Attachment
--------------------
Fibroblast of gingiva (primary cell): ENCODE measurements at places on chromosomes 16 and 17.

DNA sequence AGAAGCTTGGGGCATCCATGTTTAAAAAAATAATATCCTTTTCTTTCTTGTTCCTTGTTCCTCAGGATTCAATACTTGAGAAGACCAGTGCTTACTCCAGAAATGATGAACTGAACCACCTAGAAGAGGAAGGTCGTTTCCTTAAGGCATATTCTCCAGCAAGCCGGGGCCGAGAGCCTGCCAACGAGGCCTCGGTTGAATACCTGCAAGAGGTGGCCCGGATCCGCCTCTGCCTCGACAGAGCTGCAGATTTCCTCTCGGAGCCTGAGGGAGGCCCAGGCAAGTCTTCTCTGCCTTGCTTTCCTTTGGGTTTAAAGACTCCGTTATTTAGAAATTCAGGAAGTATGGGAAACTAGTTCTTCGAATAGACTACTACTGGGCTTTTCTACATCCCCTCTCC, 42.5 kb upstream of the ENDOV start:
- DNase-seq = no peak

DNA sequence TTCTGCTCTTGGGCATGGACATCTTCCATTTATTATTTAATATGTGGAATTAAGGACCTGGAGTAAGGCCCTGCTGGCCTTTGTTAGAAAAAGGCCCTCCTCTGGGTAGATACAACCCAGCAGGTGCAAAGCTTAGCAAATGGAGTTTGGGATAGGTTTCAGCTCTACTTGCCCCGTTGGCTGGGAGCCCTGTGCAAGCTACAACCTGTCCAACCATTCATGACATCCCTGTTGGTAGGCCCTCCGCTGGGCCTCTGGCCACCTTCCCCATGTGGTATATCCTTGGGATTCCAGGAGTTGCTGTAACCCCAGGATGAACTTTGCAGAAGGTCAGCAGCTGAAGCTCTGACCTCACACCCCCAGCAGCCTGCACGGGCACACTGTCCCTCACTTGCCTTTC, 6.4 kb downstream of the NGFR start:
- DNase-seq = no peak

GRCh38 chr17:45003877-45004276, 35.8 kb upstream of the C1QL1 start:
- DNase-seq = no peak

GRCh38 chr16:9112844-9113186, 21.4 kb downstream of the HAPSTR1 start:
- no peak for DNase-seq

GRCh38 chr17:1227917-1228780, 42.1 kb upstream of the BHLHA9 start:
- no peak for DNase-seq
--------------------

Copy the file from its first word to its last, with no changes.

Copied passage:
Fibroblast of gingiva (primary cell): ENCODE measurements at places on chromosomes 16 and 17.

DNA sequence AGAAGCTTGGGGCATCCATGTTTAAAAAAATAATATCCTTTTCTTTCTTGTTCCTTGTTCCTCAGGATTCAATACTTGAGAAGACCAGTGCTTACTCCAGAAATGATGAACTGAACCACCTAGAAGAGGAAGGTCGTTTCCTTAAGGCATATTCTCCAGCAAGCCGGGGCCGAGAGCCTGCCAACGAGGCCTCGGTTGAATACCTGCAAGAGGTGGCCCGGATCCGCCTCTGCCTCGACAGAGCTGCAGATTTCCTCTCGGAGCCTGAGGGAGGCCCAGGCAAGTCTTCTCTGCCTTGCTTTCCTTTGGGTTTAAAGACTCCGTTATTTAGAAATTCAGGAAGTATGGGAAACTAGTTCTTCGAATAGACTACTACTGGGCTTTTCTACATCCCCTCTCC, 42.5 kb upstream of the ENDOV start:
- DNase-seq = no peak

DNA sequence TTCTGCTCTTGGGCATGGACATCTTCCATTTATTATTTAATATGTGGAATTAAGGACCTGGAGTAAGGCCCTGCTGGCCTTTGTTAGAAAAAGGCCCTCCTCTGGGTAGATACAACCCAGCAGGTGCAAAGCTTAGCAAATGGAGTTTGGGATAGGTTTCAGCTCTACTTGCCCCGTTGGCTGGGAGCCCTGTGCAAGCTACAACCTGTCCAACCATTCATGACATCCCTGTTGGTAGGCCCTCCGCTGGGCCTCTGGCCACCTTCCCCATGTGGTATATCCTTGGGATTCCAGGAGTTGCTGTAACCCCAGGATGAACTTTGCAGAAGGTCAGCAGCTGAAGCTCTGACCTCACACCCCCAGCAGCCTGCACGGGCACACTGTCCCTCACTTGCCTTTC, 6.4 kb downstream of the NGFR start:
- DNase-seq = no peak

GRCh38 chr17:45003877-45004276, 35.8 kb upstream of the C1QL1 start:
- DNase-seq = no peak

GRCh38 chr16:9112844-9113186, 21.4 kb downstream of the HAPSTR1 start:
- no peak for DNase-seq

GRCh38 chr17:1227917-1228780, 42.1 kb upstream of the BHLHA9 start:
- no peak for DNase-seq